During the design earthquake of magnitude 6.0, will the saturated sand located at the bottom of the caisson liquefy?


(1) Calculate CSR:
CSR = 𝜏av/πœŽβ€²vo = 0.65 (amax/g)β‹…(𝜎vo/πœŽβ€²vo)β‹…rd
Total overburden stress: 𝜎vo = 19.5 Γ— 5 = 97.5 kN/m2
Effective overburden stress: πœŽβ€²vo = 97.5 βˆ’ 9.81 Γ— 5 = 48.5 kN/m2
Peak horizontal acceleration: amax = 0.25 g
As z = 5m ≀ 9.15m,
Stress reduction resistance: rd = 1.0 βˆ’ 0.00765 Γ— 5 = 0.965

So: CSR = 0.65 Γ— 0.25g/g Γ— 97.5/48.5 Γ— 0.965 = 0.304

(2) Calculate CRR using the SPT method:
First, calculate the corrected SPT blow count:

Nm is the measured SPT blow count, which is the total blow count of the second and third six-inch penetrations.
So Nm = 7 + 9 = 16.
The correction factor on the basis of effective stress (note: Pa = 1 atm = 101.3 kN/m2):
CN = 2.2/(1.2 + πœŽβ€²vo/pa) = 2.2/(1.2 + 48.5/101.3) = 1.31

Given the automatic trip hammer, the borehole diameter of 102 mm (4 inch), and the rod length of 5m (15 ft),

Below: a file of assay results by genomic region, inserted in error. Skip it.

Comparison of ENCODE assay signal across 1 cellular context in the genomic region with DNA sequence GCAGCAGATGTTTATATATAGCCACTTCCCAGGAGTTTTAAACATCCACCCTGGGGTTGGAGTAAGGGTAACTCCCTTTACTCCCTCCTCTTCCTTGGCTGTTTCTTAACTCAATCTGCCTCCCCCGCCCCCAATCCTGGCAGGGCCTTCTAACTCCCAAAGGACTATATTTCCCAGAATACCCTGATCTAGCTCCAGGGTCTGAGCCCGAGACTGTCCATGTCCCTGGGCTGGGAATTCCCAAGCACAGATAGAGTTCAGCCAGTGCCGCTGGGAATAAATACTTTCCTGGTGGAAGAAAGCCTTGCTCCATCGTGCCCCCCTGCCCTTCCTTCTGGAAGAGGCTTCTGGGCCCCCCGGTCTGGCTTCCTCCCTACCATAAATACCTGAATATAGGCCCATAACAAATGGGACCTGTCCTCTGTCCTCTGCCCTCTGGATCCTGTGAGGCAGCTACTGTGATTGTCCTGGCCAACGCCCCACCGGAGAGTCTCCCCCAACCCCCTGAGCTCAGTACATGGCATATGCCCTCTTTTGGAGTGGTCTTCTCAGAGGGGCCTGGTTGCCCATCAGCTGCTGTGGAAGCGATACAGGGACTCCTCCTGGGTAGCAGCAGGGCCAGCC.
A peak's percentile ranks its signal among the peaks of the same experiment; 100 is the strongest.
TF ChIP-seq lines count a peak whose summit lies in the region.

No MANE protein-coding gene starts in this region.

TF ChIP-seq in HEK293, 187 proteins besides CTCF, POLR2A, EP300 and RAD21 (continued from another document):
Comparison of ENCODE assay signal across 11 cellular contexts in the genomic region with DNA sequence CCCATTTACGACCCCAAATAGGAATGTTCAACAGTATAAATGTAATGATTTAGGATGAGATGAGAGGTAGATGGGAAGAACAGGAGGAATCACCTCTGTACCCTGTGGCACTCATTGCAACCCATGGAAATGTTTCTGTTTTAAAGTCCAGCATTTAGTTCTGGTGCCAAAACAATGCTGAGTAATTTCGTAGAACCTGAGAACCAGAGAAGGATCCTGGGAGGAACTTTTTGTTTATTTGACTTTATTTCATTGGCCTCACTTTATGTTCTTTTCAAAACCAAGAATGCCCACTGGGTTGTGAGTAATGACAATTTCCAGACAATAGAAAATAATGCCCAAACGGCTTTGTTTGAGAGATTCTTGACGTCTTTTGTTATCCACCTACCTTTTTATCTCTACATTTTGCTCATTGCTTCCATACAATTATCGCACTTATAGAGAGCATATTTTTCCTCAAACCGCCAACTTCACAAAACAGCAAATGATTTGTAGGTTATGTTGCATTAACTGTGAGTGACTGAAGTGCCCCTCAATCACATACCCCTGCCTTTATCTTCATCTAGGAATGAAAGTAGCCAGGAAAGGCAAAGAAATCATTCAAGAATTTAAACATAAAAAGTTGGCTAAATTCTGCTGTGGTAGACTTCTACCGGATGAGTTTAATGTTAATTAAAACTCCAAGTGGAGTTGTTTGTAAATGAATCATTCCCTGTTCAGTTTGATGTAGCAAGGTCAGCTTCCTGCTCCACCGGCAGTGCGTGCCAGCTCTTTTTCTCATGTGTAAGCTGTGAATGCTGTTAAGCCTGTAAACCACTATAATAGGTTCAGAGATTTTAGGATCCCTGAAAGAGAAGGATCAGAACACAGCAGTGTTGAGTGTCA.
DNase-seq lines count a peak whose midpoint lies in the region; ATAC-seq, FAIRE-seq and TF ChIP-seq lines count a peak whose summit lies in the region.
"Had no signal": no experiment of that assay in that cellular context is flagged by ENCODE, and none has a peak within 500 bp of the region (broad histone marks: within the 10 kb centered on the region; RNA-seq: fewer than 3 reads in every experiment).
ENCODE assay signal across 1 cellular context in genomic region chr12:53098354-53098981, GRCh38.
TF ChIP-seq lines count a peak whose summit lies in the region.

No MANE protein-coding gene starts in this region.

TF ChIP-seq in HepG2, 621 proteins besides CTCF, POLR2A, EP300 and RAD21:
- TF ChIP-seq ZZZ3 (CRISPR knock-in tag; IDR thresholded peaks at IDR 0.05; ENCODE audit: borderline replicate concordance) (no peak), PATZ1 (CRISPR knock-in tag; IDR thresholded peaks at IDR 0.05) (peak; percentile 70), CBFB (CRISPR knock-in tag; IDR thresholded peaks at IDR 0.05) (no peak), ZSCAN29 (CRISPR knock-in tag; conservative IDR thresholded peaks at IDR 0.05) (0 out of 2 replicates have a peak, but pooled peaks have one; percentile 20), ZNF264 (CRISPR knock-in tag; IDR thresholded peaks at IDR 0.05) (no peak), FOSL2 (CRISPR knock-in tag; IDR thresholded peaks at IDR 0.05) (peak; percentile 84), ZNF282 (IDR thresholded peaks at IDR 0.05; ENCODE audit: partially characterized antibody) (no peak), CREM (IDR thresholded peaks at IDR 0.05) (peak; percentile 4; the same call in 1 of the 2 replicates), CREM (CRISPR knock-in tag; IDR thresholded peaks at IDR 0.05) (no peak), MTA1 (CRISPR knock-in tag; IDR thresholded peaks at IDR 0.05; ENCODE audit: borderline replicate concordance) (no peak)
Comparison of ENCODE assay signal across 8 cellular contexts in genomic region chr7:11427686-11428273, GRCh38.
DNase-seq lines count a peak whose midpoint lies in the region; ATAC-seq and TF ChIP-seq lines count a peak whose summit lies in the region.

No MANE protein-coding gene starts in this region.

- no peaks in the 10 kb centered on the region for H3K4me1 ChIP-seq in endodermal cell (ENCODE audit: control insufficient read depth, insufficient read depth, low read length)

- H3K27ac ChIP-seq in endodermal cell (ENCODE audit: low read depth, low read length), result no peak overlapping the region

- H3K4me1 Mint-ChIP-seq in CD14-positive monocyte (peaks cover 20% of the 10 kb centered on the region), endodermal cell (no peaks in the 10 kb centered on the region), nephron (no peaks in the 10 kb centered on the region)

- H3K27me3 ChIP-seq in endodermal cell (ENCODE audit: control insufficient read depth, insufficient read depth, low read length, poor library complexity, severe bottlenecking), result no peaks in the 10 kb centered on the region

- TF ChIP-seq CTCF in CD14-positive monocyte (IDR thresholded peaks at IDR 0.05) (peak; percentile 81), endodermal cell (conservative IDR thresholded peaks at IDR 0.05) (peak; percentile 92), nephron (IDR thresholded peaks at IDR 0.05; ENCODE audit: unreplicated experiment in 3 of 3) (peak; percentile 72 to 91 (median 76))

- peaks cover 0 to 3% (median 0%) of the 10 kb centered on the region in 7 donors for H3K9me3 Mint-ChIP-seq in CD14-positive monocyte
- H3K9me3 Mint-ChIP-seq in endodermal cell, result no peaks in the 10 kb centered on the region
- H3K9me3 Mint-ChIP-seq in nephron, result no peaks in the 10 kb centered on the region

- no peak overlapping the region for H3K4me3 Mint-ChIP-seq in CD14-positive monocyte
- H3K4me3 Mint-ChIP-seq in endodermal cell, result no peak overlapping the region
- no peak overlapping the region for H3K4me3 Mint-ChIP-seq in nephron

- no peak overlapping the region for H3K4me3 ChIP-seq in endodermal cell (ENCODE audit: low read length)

the correction factor for SPT hammer energy ratio CE =1.0,
the correction factor for borehole diameter CB =1.0,
the correction factor for SPT rod length CR = 0.85, and
the correction factor for samplers with liner CS =1.0.

So ∢ (N1)60 = 16 Γ— 1.31 Γ— 1.0 Γ— 1.0 Γ— 0.85 Γ— 1.0 β‰ˆ 18

Then calculate the equivalent clean-sand SPT blow count (N1)60:
(N1)60CS = 𝛼 + 𝛽(N1)60
As fines content (FC) = 18%,
𝛼 = exp[1.76 βˆ’ (190βˆ•FC2)] = exp [1.76 βˆ’ (190βˆ•182)] = 3.234
𝛽 = [0.99 + (FC1.5βˆ•1000)] = [0.99 + (181.5βˆ•1000)] = 1.066

(N1)60cs = 3.234 + 1.066 Γ— 18 = 23

From Figure 4, find CRR7.5 = 0.26.

(3) Calculate MSF:
From Figure 5, at M = 6.0, MSF is between 1.76 and 2.1. On the basis of the critical nature of the project (the foundation of a bridge), the MSF is chosen as the lower bound, 1.76.

(4) Factor of safety against liquefaction:
FS = (CRR7.5/CSR) Γ— MSF = (0.26/0.304) Γ— 1.76 = 1.5 > 1.3

Conclusion: The SPT analysis concludes that the site will not liquefy under the design earthquake.

Xiao M. (2015): Geotechnical Engineering Design (1st Edition). ISBN: 9780470632239 John Wiley & Sons, UK.